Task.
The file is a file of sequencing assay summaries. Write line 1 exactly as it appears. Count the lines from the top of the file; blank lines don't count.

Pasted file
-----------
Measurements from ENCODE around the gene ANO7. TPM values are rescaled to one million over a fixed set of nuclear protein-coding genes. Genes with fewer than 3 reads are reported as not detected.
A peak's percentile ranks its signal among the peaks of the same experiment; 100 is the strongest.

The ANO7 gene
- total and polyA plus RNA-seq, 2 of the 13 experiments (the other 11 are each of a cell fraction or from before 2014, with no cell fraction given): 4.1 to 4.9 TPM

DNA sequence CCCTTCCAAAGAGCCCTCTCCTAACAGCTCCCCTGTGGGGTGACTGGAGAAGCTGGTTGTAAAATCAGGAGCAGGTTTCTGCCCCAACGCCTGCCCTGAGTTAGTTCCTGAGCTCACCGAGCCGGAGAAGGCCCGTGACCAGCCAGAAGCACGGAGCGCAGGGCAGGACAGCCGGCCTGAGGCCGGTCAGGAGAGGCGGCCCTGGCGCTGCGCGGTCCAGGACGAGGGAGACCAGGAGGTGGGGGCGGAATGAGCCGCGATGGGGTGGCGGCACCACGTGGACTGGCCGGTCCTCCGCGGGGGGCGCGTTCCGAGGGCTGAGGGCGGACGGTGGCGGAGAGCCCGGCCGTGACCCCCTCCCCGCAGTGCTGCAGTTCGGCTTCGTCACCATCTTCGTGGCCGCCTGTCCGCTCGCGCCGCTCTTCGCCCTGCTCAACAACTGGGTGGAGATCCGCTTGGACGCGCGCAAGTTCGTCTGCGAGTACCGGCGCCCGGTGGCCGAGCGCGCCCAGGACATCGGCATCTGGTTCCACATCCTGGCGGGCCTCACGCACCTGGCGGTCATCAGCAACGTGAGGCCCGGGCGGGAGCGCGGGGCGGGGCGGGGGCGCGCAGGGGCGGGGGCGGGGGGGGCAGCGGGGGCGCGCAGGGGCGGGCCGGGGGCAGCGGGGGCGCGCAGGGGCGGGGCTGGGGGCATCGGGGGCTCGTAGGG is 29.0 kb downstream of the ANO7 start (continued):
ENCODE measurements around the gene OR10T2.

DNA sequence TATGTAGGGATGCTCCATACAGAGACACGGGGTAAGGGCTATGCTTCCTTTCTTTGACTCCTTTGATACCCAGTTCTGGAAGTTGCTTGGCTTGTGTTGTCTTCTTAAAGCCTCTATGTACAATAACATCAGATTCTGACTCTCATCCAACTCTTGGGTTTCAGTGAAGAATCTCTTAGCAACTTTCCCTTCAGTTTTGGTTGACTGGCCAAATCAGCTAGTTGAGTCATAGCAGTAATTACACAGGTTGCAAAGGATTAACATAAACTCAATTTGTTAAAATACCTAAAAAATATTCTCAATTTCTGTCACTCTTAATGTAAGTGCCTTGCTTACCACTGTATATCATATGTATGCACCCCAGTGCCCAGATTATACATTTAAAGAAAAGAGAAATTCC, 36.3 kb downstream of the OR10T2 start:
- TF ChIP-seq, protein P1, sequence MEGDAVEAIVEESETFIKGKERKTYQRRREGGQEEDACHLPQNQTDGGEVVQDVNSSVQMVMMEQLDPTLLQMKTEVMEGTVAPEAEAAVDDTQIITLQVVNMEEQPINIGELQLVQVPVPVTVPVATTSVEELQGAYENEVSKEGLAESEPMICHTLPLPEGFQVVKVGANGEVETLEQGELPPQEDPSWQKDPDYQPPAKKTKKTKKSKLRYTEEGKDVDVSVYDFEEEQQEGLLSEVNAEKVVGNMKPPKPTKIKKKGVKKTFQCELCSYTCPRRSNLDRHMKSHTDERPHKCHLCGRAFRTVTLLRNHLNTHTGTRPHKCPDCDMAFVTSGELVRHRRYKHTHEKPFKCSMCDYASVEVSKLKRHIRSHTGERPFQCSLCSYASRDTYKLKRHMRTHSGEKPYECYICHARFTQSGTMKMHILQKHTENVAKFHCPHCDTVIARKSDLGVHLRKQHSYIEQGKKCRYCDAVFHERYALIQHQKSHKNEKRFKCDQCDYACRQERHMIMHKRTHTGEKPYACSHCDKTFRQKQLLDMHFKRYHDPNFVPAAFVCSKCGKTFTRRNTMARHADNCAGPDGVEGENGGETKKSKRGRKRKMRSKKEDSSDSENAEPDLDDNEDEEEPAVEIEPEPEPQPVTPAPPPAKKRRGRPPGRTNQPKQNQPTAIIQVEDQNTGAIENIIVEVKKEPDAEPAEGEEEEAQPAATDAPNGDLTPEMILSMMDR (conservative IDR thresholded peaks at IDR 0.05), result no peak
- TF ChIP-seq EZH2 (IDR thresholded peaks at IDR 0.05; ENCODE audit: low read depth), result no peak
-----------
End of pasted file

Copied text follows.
Measurements from ENCODE around the gene ANO7. TPM values are rescaled to one million over a fixed set of nuclear protein-coding genes. Genes with fewer than 3 reads are reported as not detected.